ST. PETERSBURG, Fla. — David Price just became the October X-factor for the Red Sox.

In a dominating debut appearance Sunday as a Boston reliever – 21 pitches, two perfect innings, two strikeouts – Price altered the entire look, shape and feel of the bullpen as it gears up for the playoffs.

If he can replicate or even approach that type of effort in his remaining appearances over the final two weeks of the regular season, there will be no overstating the magnitude of the lift he would provide.

He is an elite pitcher when healthy, and in Sunday’s 3-2 loss to the Tampa Bay Rays, he made the sudden and unwanted transition from starter to reliever look easy. He threw four pitches – fastball, knuckle curve, cutter and change-up – and got outs with three of them.

His arrival does not suddenly elevate the Red Sox bullpen into the ranks of the Yankees and Indians, but maybe it’s time to start to imagine how good this bullpen can be.

Price, a Cy Young winner enduring a long, painful and emotionally challenging season because of the tear he has somewhere near his left elbow, could not have been less surprised with his success.

“Done this for a long time,” said Price. “My last bullpens, my last live (batting practices) were really good. That mound is still 60 feet, 6 inches away from home plate. I wasn’t surprised.”

John Farrell was, and very much so.

“That was even more than personally anticipated,” Farrel said. “From the power to the touch and feel, I’m amazed that someone can pitch – haven’t pitched in a game in seven weeks and come out with that kind of command and throw three, four pitches for strikes. He’s a unique pitcher, and that was really a strong two innings of work today.”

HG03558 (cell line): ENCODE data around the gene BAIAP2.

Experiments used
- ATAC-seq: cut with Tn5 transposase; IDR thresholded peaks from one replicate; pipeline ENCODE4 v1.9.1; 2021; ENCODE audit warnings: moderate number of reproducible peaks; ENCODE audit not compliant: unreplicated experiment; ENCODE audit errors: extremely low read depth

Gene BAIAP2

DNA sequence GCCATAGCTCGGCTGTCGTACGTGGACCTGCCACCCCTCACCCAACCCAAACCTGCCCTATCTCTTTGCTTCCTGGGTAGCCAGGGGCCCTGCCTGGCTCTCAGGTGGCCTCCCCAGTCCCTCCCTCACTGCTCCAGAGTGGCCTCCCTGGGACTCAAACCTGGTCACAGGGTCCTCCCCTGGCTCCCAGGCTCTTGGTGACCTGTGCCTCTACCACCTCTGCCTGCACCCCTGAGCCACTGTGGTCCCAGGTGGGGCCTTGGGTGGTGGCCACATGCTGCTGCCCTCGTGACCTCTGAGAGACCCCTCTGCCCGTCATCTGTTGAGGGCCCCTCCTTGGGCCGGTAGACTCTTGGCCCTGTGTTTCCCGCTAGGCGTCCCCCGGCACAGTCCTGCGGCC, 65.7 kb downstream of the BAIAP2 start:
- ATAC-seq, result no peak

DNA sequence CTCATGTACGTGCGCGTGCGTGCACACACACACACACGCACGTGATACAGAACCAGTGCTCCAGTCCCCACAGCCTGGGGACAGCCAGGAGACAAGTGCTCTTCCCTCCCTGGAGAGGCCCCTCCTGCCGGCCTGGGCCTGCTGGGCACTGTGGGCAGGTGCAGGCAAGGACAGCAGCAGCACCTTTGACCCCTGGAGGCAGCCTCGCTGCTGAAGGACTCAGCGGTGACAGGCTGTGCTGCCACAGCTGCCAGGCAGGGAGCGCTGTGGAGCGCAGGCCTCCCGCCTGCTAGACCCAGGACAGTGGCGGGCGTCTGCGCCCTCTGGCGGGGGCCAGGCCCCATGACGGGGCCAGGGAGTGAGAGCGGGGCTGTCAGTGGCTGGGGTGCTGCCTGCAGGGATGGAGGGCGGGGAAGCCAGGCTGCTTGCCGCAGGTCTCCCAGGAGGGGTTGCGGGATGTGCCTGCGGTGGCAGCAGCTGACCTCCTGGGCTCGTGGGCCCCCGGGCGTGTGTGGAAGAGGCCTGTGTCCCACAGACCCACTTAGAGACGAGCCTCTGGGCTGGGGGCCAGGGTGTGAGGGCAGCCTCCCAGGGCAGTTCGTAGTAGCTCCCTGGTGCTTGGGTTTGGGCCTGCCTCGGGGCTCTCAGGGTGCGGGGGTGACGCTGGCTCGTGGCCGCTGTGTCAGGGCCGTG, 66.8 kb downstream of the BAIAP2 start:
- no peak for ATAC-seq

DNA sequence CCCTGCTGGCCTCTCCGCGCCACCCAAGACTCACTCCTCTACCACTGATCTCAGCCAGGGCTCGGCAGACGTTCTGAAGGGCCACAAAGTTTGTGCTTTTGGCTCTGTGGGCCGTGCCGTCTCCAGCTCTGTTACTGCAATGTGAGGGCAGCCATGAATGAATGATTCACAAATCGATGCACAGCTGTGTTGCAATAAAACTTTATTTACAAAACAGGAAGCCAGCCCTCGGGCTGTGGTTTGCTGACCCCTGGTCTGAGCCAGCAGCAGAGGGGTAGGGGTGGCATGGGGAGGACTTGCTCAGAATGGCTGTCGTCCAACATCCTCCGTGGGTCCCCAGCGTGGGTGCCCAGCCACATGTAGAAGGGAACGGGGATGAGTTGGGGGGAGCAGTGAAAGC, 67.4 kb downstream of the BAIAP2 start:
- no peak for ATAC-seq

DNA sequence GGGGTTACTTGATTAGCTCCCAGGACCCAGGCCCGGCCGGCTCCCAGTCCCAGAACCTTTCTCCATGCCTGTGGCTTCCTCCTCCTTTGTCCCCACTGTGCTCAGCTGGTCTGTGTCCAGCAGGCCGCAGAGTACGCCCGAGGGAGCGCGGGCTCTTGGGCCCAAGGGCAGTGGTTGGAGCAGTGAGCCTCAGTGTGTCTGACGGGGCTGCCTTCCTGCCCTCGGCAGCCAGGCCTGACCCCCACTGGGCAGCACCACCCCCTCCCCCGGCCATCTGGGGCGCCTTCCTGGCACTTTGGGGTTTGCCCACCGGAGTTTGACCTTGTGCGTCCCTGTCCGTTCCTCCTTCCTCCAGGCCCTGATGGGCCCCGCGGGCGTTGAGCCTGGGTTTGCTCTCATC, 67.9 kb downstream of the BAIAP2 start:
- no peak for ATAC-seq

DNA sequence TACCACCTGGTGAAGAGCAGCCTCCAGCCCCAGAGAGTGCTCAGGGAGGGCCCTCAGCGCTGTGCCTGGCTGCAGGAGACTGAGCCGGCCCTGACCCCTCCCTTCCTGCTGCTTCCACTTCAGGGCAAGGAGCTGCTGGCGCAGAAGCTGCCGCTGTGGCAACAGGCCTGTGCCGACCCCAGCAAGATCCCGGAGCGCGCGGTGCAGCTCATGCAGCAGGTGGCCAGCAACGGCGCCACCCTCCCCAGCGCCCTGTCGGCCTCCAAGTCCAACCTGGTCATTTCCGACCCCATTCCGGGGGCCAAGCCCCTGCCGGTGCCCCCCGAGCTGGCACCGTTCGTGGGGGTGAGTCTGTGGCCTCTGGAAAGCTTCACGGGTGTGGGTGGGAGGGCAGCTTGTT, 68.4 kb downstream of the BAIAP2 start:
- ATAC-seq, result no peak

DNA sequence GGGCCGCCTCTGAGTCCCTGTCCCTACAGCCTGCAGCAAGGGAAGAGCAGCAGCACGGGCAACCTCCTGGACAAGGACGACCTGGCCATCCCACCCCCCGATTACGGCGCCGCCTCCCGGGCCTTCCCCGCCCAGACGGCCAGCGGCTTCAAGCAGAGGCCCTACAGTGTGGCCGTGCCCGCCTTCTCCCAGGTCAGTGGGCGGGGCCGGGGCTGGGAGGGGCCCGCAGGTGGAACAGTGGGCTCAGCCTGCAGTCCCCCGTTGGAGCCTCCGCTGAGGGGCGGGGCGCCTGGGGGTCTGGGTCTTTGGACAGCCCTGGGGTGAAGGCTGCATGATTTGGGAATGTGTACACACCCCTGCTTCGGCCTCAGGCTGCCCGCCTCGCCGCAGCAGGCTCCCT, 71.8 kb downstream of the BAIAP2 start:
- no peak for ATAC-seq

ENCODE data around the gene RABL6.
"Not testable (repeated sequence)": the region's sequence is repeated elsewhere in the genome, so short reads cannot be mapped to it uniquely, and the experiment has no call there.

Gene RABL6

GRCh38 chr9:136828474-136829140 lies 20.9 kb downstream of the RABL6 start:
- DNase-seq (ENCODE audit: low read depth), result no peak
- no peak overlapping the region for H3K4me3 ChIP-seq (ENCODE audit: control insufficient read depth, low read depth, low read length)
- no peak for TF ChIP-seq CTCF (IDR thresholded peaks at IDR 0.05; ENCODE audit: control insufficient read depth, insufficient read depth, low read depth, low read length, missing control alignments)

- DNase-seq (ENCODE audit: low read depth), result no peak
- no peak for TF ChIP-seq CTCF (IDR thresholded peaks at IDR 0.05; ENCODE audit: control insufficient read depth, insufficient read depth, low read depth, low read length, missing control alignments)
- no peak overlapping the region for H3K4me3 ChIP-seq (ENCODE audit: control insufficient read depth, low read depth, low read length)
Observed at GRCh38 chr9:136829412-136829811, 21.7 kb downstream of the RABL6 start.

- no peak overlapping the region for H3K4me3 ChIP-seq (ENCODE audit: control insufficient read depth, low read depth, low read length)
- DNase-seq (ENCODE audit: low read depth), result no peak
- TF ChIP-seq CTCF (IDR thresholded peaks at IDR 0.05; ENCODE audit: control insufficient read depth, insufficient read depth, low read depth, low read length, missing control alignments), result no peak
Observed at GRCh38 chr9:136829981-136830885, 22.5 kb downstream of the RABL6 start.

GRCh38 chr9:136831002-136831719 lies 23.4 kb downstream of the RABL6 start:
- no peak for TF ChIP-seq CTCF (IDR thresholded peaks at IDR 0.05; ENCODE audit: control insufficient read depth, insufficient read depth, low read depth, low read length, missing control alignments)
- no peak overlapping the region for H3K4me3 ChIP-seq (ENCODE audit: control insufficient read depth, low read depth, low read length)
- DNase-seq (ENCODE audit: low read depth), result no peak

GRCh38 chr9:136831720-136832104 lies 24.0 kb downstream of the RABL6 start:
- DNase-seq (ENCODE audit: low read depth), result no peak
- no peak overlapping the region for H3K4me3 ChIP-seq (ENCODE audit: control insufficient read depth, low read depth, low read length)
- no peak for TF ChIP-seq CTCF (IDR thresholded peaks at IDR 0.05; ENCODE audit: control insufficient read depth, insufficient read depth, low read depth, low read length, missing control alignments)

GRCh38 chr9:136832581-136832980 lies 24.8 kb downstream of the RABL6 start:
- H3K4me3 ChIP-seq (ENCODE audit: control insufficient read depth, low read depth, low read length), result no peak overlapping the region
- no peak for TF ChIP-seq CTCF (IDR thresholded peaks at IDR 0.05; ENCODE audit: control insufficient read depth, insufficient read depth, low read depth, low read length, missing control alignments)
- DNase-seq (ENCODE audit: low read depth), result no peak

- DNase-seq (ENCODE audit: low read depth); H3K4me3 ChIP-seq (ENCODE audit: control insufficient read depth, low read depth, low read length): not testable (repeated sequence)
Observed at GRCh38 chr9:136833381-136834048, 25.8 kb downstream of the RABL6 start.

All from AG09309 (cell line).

When Price debuted with the Rays in September 2008, he was coming off a full, healthy rookie season in the minors. He became an X-factor in Tampa Bay’s run to the World Series, something the Red Sox team he finished off in the American League Championship Series remembers well. He then returned to starting virtually uninterrupted – he made one relief appearance on the final day of the 2010 season – until this year, when his still-concerning elbow issue cropped up in spring training.

Eleven midseason starts were all the Red Sox got from him before the elbow started to bark again. It’s settled down enough that Price can step back on the mound, even if it’s a role he never sought.

“I knew I wanted to start, but I didn’t map it out in my head or anything,” said Price. “I’ll do whatever.”

Price pitched no differently than he did as a starter, rather than downgrading to the two-pitch arsenal most relievers rely upon. He threw all his pitches – nine fastballs and four apiece on the three off-speed pitches – and 15 of the 21 he threw for strikes.

The earliest Price would pitch again would be Wednesday in Baltimore, and he’ll get more chances after that. It will all be prep work for what happens with Price when the playoffs start.